Introduction Of Medical Marijuana In Guam On Hold

GovGuam tells potential cultivator they are not prepared to issue licenses

By Shawn Raymundo 

HAGÅTÑA, Guam (Pacific Daily News, April 17, 2017) – After several weeks of preparing to apply for a medical marijuana cultivation license, Marcus Cepeda, a local businessman, was told by government officials in February that GovGuam wasn’t prepared to issue permits yet.

“The government needed more time, they weren’t prepared,” Cepeda told the Legislature’s Committee on Adjudication during last week’s public hearing on a bill to legalize marijuana.

Cepeda said he'd spent weeks consulting with a professional in Colorado to learn the nuances of growing marijuana and running a cultivation site. He then spent a couple more weeks developing his business plan and meeting with investors.

“We had business partners, we had capital of about $300,000 ready to invest in this business,” Cepeda said. “All the work I did ... pretty much went down the drain.”

One of his business partners, Cepeda said, had even put a down payment on a warehouse for the prospective business, which was to be called Homegrown Guam. Luckily, his business partner was able to recover the down payment when the deal was canceled.

Delay after delay

Since voters approved the Joaquin KC Concepcion II Compassionate Cannabis Use Act in November 2014, Guam’s medical marijuana program has been plagued with delays.

Although lawmakers in December passed legislation officially approving the implementation of the program, certain provisions have created more bureaucratic setbacks, according Department of Public Health and Social Services Director James Gillan.

“The problem with this law is that it really is probably the most illogical piece of legislation I’ve ever read,” Gillan said. “One part of the law says we have to start accepting applications and another part says we need to have regulations in place. You can’t have both at the same time.”

The measure, which Gov. Eddie Calvo had let lapse into law, mandated Public Health to begin accepting applications for marijuana businesses licenses within 30 days of enactment. It also stipulated the creation of a Medical Cannabis Regulation Commission, which is where the current setback stems from.

The commission is to comprise 11 members including Gillan, or his designee, as well as the heads of the agricultural department, legislative health committee, Guam Environmental Protection Agency and Board of Medical Examiners, or their designees.

Gillan said several members have yet to respond to his requests for a meeting, such as Sen. Dennis Rodriguez Jr., the chairman to the Legislature's Committee on Health.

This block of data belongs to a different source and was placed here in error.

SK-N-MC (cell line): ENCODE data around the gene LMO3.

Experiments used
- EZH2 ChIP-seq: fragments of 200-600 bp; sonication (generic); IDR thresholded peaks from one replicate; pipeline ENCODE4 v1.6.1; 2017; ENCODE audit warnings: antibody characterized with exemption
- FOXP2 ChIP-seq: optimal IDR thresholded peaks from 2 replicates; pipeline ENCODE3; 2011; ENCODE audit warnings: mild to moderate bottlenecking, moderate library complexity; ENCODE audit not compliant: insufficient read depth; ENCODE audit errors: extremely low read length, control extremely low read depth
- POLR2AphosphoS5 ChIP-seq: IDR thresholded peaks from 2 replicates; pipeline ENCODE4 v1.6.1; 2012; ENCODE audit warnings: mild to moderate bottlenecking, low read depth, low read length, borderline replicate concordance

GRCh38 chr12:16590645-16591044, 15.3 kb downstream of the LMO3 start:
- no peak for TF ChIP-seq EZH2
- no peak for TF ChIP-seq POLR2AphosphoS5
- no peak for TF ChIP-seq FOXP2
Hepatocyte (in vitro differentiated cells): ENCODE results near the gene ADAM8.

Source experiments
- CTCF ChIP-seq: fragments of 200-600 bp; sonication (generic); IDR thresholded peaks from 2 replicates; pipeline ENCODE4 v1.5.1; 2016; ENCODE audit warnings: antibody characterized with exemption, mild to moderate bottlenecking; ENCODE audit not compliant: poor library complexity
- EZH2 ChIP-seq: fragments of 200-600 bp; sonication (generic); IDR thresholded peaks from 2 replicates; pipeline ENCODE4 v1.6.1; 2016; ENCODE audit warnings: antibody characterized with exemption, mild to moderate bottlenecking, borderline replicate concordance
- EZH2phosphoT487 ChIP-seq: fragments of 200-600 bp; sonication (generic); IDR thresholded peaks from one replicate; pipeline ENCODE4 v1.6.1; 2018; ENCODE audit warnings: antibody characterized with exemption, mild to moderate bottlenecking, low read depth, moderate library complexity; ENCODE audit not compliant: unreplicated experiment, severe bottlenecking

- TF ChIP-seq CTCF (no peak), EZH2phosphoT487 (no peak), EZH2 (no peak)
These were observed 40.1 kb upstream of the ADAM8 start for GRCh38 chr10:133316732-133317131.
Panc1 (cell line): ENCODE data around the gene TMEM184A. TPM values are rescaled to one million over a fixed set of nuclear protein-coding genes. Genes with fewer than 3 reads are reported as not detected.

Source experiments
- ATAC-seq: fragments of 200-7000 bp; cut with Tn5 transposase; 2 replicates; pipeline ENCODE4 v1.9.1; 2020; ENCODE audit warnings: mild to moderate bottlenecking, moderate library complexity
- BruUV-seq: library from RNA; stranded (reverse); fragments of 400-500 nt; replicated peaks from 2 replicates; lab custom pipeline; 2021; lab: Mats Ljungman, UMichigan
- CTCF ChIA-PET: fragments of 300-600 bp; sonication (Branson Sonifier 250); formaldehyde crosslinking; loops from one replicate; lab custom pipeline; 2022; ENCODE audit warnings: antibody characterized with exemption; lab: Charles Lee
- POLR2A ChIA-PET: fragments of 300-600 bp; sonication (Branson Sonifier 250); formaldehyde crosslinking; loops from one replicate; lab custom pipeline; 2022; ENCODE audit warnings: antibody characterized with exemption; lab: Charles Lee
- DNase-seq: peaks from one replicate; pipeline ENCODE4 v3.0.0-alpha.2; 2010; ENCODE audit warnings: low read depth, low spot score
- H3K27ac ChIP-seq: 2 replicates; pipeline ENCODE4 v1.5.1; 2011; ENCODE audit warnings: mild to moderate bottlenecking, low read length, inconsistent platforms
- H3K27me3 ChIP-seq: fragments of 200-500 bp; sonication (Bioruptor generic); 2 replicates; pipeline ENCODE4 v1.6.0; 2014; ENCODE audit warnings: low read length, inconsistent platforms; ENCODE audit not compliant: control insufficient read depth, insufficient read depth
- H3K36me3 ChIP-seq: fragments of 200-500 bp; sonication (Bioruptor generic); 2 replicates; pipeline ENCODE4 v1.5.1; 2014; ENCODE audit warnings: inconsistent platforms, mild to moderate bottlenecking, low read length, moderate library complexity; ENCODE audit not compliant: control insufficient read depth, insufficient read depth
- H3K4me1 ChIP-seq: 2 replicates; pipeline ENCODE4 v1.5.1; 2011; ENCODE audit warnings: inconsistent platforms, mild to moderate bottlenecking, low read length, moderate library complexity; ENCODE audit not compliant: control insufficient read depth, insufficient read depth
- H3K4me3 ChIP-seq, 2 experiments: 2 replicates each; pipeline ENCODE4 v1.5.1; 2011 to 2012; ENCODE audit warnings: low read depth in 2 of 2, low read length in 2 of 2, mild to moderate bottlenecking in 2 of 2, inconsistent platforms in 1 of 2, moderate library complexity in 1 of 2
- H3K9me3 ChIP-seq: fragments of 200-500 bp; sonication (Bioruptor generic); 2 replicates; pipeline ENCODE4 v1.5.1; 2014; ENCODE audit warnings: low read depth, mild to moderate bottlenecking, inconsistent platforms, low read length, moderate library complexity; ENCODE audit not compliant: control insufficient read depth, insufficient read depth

Rodriguez wasn't available for comment as of press time.

No laboratory

One of the responsibilities of the commission, Gillan continued, is to approve a set of standards for a medical marijuana laboratory, charged with examining Guam’s medicinal cannabis before being sold.

"There really can’t be anyone who is really seriously thinking about (business licenses) until there is a certified laboratory," Gillan said. "People have inquired about this, but no one has applied for it yet because there is no rules and regulations.”

Gillan said he hopes to have the board finally meet by the middle of next month.

“I am in complete support of marijuana as medicine,” he said. "But I want to do it in a way where we don’t have lawsuits in place.”

Return on investment

As for the fate of Cepeda’s Homegrown Guam, the businessman said he was told the government should be ready by mid-summer to begin handing out licenses. But after giving it more thought, he doesn’t believe he and his partners would ever make their investments back.

“My point of view now is that I don’t feel confident that a business owner can have a return on investment unless there is recreational cannabis, because there’s just not enough people here on Guam,” Cepeda said. “The population is very small and the way the conditions are set up with medical cannabis, it’s for large area populations like Colorado and California.”

In light of comments from U.S. Attorney General Jeff Sessions and White House Press Secretary Sean Spicer that the federal government would begin enforcing laws on states where weed has been legalized, Calvo suspended support for his bill to legalize marijuana.

“The federal landscape is changing and the Justice Department could reverse its policy on allowing states (and territories) the autonomy to decide on adult-use marijuana,” Oyaol Ngirairikl, Adelup director of communications, said in an email. “We don’t want to put the people of Guam in a position where they are directly at odds with the Justice Department. Passing a new law without fully understanding the risks could subject to our people facing criminal prosecution.”

Home cultivation

Separate legislation to allow qualified medical marijuana patients to grow the drug inside their own home passed in the Legislature in December, but Calvo vetoed it, believing it required too much oversight and regulation.

When asked if the governor would now consider a new home cultivation bill, one with fewer regulations, Ngirairikl said Adelup would look such a measure.

“In the meanwhile, yes we also do want to look at home-cultivation legislation to augment what is currently law with the Compassionate Act,” she wrote. “We don’t want to deprive people who need it for their therapeutic relief.”

Pacific Daily News
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